Take the case of the USA, back in the 50s, for example: I shouldn’t think that the real history of the McCarthy Witch Hunt will ever cause anyone any more sleepless nights, but it now appears that McCarthy was right. FBI documents have finally surfaced which prove that the man wasn’t in cloud-cuckoo land, looking for imaginary “reds under the bed”, but that they were actually there. For some reason, at the time, politics got in the way, and McCarthy was forbidden to name his sources. Without these acknowledged sources, his was deemed to be pure ranting.
All that is left, in the McCarthy case, is to ask how many fictional books were written about the Witch Hunt, how many films were made, and how many people formed, what they considered to be valid, rock-solid opinions about this matter based entirely on hearsay and the movies, swearing that the only truthful one, McCarthy, was the liar, while the many liars were honest citizens, wrongfully accused.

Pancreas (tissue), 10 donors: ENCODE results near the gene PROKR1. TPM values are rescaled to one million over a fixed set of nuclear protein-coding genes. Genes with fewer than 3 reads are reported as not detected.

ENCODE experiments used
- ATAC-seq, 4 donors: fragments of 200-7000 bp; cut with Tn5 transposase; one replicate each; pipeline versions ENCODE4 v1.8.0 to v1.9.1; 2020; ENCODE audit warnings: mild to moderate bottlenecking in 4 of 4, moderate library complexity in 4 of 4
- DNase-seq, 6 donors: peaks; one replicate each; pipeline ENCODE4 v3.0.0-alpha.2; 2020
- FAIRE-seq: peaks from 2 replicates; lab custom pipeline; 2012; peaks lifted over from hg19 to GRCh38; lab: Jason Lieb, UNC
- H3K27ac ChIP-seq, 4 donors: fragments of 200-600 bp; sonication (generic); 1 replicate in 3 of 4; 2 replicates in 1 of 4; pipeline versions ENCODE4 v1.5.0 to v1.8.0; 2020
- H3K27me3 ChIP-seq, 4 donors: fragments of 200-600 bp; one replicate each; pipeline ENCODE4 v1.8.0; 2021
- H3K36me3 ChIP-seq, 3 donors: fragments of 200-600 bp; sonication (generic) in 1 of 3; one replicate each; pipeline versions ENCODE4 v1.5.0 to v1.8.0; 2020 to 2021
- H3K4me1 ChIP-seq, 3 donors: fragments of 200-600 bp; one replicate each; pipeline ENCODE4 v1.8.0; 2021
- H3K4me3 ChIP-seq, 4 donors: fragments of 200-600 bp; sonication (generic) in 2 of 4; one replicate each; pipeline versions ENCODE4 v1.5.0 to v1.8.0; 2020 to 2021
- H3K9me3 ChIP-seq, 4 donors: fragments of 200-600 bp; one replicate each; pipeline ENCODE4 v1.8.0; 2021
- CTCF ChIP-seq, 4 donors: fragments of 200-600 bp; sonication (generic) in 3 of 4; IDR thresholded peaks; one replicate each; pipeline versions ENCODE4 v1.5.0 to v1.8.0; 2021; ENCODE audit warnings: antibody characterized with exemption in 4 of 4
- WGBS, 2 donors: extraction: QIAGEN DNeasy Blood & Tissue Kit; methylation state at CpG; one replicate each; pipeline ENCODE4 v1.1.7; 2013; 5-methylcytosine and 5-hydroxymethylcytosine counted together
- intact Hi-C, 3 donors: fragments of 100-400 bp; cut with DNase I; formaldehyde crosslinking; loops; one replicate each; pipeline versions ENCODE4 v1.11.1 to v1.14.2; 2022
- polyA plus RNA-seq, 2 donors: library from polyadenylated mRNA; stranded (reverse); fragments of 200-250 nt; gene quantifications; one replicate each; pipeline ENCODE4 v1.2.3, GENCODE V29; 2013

True, many years have passed, history has moved on, the terrible USSR is now the saintly Mother Russia, and if there are any spies, they are certainly spying on different targets. In the meantime, McCarthy, ridiculed, drank himself to death. Tweaking history always brings bad things with it.
It wouldn’t be so harmful if everyone read historical fiction and took it for what it is, a pleasant pastime, but unfortunately this is often not the case.
Oops! That’s a bit long, but bear with me….:)
AnonymousMemberJuly 27, 2011 at 2:15 pm